There are rod tubes out there that go on roof racks and lock up. I have never shopped them and not sure about 10 footers.

I could never lease, I drive way too many miles. Aside from that, brush scratches and the like, I prefer to own. I drive a lot and I keep my vehicles a long time. Got over 190,000 on my Jeep and still have no plans to replace. A well maintained vehicle will drive a lot of miles.

Personally I'd go with a Toyota.
 

jeep.ster

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I also looked at the lease option. Less monthly payment but I think too much abuse and arizona pinstriping. Too many miles per trip to lease. On the other hand my truck actualy looks very nice after all these years. I'm going to have to get a newer truck with less miles or keep my F150 for a fishing vehicle. At 192k my tranny is starting to slip and has to be rebuilt. Have to decide soon. No major component has ever failed on this truck so it has the oem water pump, power steering pump, etc. Other than that and good ball joints this old truck has everything I need. It's also a heritage model, the old body style badged an '04 the new body style and the last of its kind.

 

gpwhitejr

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Yeah, I have had a number of Toyotas and really like them. But I am actually leaning toward the Ford for several reasons. It seems that the Ford is less expensive for a similar truck, and gets better mileage. But mostly I am intrigued by the aluminum. You see, the main reason I had to get rid of my van is because of rust. It wouldn't pass inspection, and would have have cost too much to fix it adequately (Vermont has draconian inspection requirements, please don't get me started on that rant). So a vehicle that won't develop body rust is attractive.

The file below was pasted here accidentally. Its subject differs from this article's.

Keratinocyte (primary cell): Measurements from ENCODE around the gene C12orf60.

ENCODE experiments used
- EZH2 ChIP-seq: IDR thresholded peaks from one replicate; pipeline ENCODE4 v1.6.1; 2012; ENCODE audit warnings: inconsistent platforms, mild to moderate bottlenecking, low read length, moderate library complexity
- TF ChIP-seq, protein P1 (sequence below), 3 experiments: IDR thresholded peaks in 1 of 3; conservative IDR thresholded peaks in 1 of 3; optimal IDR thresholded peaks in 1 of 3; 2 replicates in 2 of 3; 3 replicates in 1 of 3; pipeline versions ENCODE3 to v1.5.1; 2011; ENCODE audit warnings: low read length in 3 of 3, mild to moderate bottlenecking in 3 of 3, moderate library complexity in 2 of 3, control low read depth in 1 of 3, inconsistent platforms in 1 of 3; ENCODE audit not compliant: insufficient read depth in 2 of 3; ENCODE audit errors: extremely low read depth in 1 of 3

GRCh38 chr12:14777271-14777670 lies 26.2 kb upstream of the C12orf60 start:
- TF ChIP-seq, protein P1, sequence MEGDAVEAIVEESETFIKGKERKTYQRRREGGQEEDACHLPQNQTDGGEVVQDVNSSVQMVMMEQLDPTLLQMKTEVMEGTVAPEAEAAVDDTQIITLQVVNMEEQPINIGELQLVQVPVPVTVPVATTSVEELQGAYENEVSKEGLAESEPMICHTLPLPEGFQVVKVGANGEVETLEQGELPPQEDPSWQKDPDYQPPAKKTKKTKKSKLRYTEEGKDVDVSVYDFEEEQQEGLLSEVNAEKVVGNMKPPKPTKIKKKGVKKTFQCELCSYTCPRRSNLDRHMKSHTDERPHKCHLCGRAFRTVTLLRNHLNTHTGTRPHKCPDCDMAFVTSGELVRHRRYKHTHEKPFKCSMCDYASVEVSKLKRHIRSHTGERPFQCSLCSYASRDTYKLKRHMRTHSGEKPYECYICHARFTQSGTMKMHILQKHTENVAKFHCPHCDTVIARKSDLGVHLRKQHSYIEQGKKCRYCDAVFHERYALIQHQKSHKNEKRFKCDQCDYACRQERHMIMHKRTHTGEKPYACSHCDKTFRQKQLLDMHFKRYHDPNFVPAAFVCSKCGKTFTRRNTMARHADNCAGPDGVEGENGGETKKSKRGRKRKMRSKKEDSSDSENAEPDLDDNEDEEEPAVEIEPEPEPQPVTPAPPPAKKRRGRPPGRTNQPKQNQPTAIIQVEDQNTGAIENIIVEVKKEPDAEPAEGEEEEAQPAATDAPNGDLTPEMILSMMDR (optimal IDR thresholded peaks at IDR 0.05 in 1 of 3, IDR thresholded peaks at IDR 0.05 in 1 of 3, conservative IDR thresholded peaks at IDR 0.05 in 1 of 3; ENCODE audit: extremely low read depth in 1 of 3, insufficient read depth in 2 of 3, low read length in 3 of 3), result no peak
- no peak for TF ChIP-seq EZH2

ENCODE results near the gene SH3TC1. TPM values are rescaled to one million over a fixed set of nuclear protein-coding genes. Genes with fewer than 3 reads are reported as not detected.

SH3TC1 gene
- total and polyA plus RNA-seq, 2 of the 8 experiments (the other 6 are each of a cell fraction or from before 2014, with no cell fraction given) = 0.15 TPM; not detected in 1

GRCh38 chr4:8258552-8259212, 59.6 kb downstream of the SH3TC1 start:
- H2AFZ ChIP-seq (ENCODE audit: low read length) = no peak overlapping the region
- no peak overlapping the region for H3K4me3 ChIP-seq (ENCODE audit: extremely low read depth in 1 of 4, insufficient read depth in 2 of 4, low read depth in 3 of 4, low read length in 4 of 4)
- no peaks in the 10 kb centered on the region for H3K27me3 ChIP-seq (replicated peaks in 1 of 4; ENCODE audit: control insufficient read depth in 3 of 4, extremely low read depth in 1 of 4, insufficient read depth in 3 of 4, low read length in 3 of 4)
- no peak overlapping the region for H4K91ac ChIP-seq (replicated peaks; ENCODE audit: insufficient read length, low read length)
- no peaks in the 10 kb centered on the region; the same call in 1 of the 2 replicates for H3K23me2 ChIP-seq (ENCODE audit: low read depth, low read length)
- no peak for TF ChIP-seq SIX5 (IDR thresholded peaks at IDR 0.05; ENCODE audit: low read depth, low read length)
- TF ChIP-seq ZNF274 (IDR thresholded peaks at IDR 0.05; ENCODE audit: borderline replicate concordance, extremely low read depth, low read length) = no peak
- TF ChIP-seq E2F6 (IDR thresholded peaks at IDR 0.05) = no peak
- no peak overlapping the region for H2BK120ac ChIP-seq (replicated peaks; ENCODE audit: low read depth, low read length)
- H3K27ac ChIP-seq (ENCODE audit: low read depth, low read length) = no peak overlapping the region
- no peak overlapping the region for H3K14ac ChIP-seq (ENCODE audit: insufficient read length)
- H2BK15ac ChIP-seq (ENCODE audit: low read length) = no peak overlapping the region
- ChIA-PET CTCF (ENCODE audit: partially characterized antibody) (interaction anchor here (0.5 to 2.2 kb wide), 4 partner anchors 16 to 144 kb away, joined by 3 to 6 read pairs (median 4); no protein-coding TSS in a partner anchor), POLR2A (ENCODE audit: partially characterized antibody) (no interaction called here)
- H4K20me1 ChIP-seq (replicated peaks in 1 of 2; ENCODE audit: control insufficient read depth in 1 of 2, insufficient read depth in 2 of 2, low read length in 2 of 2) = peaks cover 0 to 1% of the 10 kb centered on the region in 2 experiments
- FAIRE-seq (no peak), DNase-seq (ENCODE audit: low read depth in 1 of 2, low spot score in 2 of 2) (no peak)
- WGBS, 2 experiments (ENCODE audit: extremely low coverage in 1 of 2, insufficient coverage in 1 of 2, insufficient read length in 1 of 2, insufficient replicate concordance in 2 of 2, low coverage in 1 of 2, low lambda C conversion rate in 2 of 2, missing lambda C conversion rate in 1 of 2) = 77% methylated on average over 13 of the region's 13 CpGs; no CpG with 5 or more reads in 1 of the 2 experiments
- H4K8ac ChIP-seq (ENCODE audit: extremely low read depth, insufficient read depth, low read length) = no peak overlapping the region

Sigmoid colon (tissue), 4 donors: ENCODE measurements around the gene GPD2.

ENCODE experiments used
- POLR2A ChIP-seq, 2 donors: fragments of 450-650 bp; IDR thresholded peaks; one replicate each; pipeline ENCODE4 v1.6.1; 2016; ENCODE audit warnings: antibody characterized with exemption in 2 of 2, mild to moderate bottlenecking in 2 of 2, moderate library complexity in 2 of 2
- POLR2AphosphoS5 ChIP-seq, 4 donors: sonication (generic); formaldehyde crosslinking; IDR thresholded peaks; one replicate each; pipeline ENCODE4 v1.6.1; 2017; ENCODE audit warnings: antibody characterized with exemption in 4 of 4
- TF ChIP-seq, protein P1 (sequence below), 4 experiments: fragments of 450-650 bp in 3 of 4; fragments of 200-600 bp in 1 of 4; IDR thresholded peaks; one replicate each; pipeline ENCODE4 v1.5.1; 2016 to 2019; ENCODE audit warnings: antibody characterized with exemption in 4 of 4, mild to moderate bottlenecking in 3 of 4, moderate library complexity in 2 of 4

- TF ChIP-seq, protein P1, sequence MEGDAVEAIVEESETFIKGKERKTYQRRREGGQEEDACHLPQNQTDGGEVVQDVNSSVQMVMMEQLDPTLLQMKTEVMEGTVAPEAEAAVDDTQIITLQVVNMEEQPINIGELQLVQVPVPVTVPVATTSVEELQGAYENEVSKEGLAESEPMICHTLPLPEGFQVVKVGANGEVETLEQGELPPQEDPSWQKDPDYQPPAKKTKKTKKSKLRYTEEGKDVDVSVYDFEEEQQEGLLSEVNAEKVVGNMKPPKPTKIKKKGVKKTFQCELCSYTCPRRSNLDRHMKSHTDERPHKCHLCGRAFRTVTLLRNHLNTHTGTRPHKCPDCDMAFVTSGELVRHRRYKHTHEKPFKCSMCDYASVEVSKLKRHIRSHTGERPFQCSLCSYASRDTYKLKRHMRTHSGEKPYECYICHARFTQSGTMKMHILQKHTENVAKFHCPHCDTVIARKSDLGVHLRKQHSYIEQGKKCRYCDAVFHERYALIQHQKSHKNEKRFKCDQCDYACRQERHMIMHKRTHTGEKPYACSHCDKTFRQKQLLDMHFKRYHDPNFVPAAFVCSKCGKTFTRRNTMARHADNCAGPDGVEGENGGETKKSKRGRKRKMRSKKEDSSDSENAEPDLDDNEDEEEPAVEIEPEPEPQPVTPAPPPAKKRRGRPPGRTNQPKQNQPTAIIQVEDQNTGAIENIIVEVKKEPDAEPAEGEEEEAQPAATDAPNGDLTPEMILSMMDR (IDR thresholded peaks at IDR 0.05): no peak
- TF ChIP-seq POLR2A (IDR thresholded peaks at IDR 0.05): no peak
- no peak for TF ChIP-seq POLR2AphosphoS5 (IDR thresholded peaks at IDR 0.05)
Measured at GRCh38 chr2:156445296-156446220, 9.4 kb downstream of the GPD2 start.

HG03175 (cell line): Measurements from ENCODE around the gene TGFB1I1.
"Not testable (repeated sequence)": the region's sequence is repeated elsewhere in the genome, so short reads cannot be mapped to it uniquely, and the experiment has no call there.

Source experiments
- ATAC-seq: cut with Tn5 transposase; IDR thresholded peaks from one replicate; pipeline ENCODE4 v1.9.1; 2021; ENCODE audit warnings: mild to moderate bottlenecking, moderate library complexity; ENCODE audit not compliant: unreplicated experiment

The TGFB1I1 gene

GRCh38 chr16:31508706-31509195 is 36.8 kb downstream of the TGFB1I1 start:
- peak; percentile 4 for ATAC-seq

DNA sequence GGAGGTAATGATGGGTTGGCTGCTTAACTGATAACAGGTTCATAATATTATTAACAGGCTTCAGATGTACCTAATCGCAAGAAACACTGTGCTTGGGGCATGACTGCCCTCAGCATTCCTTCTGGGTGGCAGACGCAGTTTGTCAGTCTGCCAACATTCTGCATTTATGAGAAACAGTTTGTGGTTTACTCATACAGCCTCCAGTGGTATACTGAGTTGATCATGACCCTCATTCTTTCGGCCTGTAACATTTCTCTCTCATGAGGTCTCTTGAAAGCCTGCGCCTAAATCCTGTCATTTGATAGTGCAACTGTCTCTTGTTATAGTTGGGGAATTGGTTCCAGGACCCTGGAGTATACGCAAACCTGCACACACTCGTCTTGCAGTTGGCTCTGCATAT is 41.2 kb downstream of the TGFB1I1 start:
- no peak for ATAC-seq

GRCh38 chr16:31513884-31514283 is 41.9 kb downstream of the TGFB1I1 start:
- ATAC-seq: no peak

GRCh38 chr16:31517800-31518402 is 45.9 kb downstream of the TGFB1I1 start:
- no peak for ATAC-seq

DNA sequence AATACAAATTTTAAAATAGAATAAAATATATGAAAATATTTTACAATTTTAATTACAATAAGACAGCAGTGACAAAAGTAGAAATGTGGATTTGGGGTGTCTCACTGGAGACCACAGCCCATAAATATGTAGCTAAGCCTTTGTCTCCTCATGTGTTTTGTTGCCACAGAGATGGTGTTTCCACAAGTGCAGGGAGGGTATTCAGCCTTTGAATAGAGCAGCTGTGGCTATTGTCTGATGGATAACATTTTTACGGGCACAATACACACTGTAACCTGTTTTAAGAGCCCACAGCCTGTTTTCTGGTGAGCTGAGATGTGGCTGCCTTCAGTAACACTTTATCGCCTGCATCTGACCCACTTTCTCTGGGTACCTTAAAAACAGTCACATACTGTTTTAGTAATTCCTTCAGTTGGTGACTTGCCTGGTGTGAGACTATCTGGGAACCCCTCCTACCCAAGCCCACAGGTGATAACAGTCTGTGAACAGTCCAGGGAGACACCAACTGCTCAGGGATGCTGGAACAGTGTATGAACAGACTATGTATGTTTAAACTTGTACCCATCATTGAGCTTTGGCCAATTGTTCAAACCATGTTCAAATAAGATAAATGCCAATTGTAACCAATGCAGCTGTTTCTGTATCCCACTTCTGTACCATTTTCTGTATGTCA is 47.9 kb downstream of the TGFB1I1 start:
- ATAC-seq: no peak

csangler

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I have a 2013 Chevy Tahoe. It has been very reliable and other than changing tires, batteries and doing routine maintenance I have not had to put much money into it.

I would really like to buy that new Land Rover Defender that just came out. You can equip it with a built in air compressor, it has a portable rinse system and rubberized mats in the cargo area you can hose out. Would be great to rinse off my wading boots and waders and then put those in the lockable outside compartment that drains. It would be long enough to put in some rod holders in the inside so I can travel with rigged rods and the 4 wheel drive and wading capability would be fun but I have concerns about the maintenance and cost of ownership so I will wait and see how this new model fares during its first year. They have an off road version of the Yukon and Tahoe I was looking at as well.